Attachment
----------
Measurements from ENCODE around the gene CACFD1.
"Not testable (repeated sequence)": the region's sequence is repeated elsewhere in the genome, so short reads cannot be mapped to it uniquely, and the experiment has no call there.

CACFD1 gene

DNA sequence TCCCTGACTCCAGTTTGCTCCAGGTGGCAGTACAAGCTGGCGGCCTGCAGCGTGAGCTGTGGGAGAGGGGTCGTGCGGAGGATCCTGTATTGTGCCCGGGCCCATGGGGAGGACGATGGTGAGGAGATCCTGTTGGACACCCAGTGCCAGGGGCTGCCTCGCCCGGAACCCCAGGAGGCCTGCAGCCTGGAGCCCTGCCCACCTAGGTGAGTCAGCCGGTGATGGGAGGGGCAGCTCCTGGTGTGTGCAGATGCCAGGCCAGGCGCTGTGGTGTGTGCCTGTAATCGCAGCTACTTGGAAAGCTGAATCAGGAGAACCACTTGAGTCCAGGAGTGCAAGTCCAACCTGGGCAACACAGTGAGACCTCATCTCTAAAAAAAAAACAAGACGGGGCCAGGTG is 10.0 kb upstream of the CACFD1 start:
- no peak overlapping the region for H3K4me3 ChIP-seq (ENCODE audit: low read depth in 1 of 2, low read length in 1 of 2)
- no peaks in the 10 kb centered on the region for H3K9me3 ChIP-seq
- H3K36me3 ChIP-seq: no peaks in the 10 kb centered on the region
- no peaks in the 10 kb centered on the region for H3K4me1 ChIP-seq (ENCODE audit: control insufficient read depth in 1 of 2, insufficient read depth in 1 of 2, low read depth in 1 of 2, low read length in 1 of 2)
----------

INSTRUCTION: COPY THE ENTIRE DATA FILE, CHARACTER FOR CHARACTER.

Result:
Measurements from ENCODE around the gene CACFD1.
"Not testable (repeated sequence)": the region's sequence is repeated elsewhere in the genome, so short reads cannot be mapped to it uniquely, and the experiment has no call there.

CACFD1 gene

DNA sequence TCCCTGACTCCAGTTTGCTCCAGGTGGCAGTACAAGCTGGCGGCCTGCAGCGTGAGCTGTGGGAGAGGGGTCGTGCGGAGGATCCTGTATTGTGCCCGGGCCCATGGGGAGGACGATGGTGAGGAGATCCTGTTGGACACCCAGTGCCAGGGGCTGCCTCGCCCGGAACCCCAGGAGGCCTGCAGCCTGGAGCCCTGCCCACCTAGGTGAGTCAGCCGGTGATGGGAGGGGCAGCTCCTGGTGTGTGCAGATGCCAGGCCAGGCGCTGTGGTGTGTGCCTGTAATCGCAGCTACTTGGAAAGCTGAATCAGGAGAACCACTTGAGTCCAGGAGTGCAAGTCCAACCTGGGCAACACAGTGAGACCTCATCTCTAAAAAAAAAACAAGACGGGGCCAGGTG is 10.0 kb upstream of the CACFD1 start:
- no peak overlapping the region for H3K4me3 ChIP-seq (ENCODE audit: low read depth in 1 of 2, low read length in 1 of 2)
- no peaks in the 10 kb centered on the region for H3K9me3 ChIP-seq
- H3K36me3 ChIP-seq: no peaks in the 10 kb centered on the region
- no peaks in the 10 kb centered on the region for H3K4me1 ChIP-seq (ENCODE audit: control insufficient read depth in 1 of 2, insufficient read depth in 1 of 2, low read depth in 1 of 2, low read length in 1 of 2)